Monday, May 4, 2015

Interview with author, Ryan Jo Summers

Ryan Jo Summers, author of Shimmers of Stardust, When Clouds Gather, and Whispers in her Heart, is on Carly Jordynn’s Corner today. Thank you for joining me, Ryan.

CJ: Tell me a little about yourself.

RS: I live in Western North Carolina with my pets; 5 cats, 1 newly adopted collie, 1 macaw and several fish. My hobbies, when not working or working, include caring for said pets, going to the nearby National Forest, bird-watching in my yard, tending an obscene amount of houseplants (40+), yard plantings, and gathering with friends. I love to write poetry and paint as creative outlets and coping methods. To relax, I read or work wiggly word-find puzzles. Cooking and baking are quite enjoyable too. I don’t know what the word ‘bored’ is.

CJ: What got you into writing? 

RS: Fate. Happenstance. I wrote my first book at age ten, based on a family situation. I drew colored illustrations—stick figures mostly. It was my way to give voice to something I did not understand. That book led to others. It wasn’t until my teen years I figured out people actually did this sort of thing for a living. Wow! Sign me up! After that, I wrote imaginary things for submission and told everyone I was going to be a veterinarian and writer. I did work as a veterinary technician for many years, and my first published piece of non-fiction wasn’t until the early 2000’s and my first fiction was 2012. It’s been a long road.

CJ: What is your writing routine? Is it daily? Do you have a set amount of time to write each day?

RS: I write daily, in the mornings. Once the fur & feather kids are taken care off, I take my coffee and head to work in my study. I log about 6 to 8 hours writing, catching up on social media, doing blogging work, researching for writing or promoting sites, etc… until it’s time for lunch and off to the ‘day job’ which is a second shift security job.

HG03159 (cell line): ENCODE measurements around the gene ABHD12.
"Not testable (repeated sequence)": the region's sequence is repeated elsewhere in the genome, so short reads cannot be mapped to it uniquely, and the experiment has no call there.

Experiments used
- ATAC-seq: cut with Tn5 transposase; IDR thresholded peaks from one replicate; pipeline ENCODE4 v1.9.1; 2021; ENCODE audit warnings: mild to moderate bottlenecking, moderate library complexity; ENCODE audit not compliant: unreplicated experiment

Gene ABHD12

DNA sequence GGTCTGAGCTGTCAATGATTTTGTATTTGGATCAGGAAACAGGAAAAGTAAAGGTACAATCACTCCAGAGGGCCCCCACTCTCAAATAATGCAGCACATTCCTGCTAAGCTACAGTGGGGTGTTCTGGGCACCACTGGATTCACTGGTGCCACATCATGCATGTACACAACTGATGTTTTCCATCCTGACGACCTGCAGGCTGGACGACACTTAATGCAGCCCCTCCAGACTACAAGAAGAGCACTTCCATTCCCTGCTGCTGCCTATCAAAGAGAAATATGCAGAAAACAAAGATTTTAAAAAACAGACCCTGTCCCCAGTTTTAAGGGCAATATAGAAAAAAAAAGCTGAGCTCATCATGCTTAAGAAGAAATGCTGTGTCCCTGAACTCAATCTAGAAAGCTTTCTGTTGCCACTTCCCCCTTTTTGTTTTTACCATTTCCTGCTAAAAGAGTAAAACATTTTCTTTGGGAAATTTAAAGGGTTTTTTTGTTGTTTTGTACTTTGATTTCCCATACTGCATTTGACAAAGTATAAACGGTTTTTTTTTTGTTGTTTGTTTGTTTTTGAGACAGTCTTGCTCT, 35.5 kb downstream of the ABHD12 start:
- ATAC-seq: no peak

CJ: Are you a plotter or pantser? 

RS: Plot all the way, to begin with. Once I have a solid story line, and get into the daily grind, it can be a good mix of follow the plot until the characters take over. Then I fly by the seat of my pants to see where they’re leading me.

CJ: How do you keep your characters and storylines straight? 

RS:  It used to be easy because I used to just write one book at a time. Now I have three published novels, contracts for two more books, two current WIPS and various assorted short non-fiction assignments. With so much up on my desktop, sometimes I just stare at the page and say to myself: “And who is this again?” I talk about one story to friends and forget their names. So I have yet to figure out how to keep it all straight.

CJ:  What is your most favorite character from one of your books and why?

RS: I loved Logan Riley from Shimmers of Stardust because he is such a bad outlaw, with a cowboy’s heart. I adore Murphy from an unpublished WIP for the same reason. I love the cowboys.

CJ: What is your favorite genre to write? 

RS: Actually, Christian romance. I like them all—mystery, shapeshifting, paranormal, sweet contemporary, but inspirational is my preferred.

CJ: What is something you want your readers to know about you?

RS: Writing for me is not an option. Even when I try to go periods without writing, because I might be busy with life episodes, things come along that lodge in my mind and take root, creating stores unto themselves or parts of set aside WIP. It then gnaws until I take pen to paper and let it flow. Only then can I feel a sense of peace, mixed with accomplishment. Also, I try not to take myself or my work too seriously. Some work is good, some terrible and some with potential I have all those moments in my life too—good, terrible and with potential.

CJ: Have you ever lived in another country? If so, where?

RS: Yes, I spent some time in Ireland, a few months. My dad lives in County Clare, Ireland and I like to go visit whenever I can. With work, pets and the amount of time spent simply traveling, it’s kind of hard to arrange but always worth it.

CJ: What is your most memorable experience since becoming a published author?

RS: Two things, having people stop me and say they either read something about me in the paper or read something of mine in a periodical. That’s pretty cool to get that kind of instant feedback when you are not expecting it. Also, one day I went to our local library and there was my first print book on the end of a shelf. What a thrill that was!



1 comment:

  1. Thank you, Carly. for having me on your blog today. Hopefully your readers will take away a little something from it.